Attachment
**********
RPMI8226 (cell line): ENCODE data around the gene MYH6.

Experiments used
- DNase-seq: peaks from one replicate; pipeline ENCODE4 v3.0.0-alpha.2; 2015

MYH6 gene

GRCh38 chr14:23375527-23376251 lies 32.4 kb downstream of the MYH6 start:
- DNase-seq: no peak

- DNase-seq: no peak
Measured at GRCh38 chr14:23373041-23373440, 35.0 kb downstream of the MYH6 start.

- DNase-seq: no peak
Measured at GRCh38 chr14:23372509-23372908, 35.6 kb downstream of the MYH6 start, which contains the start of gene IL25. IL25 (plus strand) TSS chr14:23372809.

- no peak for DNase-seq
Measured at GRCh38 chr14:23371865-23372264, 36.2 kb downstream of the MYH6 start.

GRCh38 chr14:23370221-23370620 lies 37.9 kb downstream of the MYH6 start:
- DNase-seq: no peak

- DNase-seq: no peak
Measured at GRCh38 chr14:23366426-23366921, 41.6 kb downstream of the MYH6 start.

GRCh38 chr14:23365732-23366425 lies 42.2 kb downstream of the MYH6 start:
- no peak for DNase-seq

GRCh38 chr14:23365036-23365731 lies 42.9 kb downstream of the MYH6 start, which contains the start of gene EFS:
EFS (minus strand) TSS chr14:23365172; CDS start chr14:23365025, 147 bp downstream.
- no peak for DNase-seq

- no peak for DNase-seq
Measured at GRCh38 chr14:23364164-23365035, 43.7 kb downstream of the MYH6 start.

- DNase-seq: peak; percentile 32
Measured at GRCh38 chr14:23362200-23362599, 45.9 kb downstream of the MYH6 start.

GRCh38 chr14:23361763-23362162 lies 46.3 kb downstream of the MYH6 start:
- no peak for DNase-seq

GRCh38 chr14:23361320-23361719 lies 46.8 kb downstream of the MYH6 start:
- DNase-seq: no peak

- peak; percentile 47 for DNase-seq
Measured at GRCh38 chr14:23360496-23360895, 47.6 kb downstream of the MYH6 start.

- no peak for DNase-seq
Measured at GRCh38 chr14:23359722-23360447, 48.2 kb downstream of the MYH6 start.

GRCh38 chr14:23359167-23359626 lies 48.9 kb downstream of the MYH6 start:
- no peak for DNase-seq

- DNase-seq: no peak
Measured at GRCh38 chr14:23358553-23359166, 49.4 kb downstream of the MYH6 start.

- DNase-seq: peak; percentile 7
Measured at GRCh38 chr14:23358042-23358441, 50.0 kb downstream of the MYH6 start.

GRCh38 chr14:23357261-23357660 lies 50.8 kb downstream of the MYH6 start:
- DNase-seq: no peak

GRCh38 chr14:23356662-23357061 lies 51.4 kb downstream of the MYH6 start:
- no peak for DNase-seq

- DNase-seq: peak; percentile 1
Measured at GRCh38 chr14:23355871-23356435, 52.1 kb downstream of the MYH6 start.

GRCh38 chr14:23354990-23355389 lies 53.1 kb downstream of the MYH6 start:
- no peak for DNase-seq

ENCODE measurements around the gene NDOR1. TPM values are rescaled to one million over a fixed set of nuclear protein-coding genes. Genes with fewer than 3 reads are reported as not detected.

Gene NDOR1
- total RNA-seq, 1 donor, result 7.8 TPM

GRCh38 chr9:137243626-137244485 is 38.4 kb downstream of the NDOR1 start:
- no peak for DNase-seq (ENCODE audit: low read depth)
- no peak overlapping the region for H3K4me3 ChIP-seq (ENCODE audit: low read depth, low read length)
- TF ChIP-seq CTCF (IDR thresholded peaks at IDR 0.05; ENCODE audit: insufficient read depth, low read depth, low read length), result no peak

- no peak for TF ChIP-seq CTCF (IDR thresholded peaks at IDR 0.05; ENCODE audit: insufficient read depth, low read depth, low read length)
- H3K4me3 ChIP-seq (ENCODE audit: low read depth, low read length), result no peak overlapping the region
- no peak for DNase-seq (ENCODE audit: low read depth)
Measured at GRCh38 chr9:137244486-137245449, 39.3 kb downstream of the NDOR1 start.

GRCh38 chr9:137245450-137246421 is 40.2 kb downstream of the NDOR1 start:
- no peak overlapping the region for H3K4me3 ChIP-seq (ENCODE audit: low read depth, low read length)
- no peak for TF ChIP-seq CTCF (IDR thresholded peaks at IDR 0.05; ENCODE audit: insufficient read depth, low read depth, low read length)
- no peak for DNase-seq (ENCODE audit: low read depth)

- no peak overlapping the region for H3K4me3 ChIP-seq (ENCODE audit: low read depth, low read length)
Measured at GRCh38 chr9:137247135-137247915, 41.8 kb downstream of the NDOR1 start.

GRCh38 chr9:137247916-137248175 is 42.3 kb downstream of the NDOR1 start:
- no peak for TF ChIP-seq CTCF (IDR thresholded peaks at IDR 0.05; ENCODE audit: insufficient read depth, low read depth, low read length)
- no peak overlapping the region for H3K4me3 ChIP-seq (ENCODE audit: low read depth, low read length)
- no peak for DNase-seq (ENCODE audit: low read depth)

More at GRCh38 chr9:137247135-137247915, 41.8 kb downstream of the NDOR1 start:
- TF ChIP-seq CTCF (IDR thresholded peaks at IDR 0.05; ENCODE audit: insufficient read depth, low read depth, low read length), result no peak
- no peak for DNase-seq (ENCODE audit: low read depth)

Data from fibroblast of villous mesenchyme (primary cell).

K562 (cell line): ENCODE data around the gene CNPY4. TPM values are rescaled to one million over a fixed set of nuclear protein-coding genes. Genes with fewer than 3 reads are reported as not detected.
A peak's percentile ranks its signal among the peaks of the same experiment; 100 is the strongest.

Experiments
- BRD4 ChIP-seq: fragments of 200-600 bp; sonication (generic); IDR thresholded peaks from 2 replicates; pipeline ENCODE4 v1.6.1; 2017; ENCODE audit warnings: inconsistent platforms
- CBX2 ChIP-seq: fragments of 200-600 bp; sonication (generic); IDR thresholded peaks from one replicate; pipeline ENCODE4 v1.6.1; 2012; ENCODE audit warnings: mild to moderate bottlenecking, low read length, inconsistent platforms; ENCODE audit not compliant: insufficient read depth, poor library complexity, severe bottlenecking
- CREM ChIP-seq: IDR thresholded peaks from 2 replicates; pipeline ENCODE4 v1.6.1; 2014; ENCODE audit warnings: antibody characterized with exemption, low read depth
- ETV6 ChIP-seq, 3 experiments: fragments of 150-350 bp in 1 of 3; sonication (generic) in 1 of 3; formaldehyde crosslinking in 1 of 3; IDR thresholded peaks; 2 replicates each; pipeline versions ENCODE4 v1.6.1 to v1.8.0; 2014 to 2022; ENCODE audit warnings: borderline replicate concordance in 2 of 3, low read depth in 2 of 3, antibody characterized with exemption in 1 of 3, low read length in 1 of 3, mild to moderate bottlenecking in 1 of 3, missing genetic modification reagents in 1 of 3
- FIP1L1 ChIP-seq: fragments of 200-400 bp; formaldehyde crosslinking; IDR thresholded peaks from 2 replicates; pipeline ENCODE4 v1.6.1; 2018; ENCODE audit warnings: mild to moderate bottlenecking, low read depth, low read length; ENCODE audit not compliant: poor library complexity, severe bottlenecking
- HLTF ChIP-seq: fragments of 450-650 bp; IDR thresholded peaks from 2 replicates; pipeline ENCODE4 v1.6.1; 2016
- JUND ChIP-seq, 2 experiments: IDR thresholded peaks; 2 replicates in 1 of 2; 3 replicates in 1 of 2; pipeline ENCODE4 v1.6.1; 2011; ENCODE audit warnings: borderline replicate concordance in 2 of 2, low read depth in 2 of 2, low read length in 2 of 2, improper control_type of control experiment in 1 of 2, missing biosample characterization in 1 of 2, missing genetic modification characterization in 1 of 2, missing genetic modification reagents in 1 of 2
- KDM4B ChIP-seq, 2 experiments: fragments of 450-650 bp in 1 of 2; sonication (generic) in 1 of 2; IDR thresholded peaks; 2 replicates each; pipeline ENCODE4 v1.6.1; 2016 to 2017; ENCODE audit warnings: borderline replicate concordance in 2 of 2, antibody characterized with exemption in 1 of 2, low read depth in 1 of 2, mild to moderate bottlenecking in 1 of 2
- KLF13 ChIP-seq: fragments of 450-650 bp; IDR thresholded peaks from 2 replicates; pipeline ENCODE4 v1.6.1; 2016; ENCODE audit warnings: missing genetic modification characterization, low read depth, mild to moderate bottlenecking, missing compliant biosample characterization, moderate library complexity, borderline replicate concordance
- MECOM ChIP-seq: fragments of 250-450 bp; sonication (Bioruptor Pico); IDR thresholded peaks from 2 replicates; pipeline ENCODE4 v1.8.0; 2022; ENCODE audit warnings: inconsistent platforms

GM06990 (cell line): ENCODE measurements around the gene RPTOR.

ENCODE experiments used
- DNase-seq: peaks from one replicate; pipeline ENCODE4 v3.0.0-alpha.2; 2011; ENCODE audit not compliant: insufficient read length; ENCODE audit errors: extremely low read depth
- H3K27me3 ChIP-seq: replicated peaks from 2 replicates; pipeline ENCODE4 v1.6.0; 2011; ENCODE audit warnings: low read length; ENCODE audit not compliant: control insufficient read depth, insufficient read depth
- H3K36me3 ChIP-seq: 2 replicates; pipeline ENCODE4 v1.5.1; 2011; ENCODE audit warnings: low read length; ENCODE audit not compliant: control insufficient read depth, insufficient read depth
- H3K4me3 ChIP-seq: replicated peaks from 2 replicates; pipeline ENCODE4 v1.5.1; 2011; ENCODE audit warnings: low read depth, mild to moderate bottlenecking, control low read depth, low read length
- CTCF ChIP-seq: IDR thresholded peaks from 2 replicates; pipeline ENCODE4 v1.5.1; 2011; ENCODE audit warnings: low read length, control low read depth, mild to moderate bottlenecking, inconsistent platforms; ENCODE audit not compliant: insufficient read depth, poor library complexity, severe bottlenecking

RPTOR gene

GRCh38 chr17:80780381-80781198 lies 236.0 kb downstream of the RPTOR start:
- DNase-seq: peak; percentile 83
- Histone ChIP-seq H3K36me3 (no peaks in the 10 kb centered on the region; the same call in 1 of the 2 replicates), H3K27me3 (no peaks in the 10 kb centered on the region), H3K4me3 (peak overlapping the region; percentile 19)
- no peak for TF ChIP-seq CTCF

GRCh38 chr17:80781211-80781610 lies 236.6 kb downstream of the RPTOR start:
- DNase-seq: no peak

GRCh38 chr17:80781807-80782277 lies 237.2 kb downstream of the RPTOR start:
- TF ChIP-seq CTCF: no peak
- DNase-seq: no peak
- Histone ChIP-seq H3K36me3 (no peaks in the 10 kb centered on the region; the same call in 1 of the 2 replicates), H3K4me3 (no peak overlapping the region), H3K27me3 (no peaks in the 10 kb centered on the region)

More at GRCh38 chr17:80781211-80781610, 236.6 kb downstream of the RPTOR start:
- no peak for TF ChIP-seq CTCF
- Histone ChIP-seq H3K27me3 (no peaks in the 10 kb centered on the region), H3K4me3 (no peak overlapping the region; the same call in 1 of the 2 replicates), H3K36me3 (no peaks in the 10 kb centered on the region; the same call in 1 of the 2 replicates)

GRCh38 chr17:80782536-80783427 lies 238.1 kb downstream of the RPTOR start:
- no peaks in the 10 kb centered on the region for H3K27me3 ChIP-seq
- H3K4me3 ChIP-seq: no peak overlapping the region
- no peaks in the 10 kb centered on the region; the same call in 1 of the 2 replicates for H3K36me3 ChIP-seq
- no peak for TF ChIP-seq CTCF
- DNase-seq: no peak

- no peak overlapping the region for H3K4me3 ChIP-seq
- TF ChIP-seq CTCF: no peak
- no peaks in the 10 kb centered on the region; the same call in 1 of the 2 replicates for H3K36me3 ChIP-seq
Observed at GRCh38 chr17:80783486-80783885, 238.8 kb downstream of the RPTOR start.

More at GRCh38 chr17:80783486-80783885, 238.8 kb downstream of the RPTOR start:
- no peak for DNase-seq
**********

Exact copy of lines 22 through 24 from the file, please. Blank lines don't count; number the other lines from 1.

- no peak for DNase-seq
Measured at GRCh38 chr14:23364164-23365035, 43.7 kb downstream of the MYH6 start.

- DNase-seq: peak; percentile 32